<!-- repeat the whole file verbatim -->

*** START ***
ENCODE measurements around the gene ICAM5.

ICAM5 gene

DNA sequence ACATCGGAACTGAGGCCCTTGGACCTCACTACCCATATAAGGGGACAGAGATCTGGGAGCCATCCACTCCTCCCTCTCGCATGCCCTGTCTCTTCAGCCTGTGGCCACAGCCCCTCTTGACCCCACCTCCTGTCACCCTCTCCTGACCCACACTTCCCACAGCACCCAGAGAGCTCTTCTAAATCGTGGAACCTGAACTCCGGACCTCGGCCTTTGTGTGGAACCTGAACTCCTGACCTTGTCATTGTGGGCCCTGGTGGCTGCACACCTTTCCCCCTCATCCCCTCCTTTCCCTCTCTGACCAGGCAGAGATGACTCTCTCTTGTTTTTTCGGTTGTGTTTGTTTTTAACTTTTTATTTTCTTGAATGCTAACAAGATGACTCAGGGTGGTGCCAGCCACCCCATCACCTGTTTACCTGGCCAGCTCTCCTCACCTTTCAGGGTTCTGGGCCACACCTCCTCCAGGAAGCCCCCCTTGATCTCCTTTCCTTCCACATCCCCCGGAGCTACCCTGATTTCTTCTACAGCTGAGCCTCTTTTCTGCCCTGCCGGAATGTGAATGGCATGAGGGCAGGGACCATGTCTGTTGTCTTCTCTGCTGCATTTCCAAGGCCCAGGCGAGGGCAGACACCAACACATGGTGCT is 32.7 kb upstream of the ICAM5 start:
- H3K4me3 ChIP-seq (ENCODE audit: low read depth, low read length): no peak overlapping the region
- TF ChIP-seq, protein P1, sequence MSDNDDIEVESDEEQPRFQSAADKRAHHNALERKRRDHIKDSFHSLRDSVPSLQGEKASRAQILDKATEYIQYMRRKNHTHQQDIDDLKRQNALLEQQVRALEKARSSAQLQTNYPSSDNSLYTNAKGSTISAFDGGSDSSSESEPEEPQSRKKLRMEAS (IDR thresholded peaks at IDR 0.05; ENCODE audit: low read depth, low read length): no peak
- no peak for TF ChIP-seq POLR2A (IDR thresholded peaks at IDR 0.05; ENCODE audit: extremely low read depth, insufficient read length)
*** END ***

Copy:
ENCODE measurements around the gene ICAM5.

ICAM5 gene

DNA sequence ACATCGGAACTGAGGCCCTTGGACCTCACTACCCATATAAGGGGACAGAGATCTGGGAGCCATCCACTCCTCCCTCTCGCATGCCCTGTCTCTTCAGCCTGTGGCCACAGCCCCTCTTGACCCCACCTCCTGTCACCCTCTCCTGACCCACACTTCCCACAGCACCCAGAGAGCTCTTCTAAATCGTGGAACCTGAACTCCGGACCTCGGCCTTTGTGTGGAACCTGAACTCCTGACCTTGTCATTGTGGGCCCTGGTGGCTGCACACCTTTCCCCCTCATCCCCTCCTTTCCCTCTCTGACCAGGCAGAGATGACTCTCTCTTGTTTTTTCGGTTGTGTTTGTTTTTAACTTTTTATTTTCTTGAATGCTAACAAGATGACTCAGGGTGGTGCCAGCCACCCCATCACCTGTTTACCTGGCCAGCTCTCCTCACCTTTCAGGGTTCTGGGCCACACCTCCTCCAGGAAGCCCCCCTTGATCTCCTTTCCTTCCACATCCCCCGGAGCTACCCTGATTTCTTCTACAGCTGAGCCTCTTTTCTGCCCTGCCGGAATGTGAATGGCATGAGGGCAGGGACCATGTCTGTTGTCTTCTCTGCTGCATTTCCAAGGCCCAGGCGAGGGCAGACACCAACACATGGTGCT is 32.7 kb upstream of the ICAM5 start:
- H3K4me3 ChIP-seq (ENCODE audit: low read depth, low read length): no peak overlapping the region
- TF ChIP-seq, protein P1, sequence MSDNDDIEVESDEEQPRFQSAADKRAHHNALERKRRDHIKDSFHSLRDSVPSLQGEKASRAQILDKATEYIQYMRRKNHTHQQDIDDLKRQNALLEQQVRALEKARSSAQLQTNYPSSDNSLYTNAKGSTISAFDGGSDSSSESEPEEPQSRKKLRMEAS (IDR thresholded peaks at IDR 0.05; ENCODE audit: low read depth, low read length): no peak
- no peak for TF ChIP-seq POLR2A (IDR thresholded peaks at IDR 0.05; ENCODE audit: extremely low read depth, insufficient read length)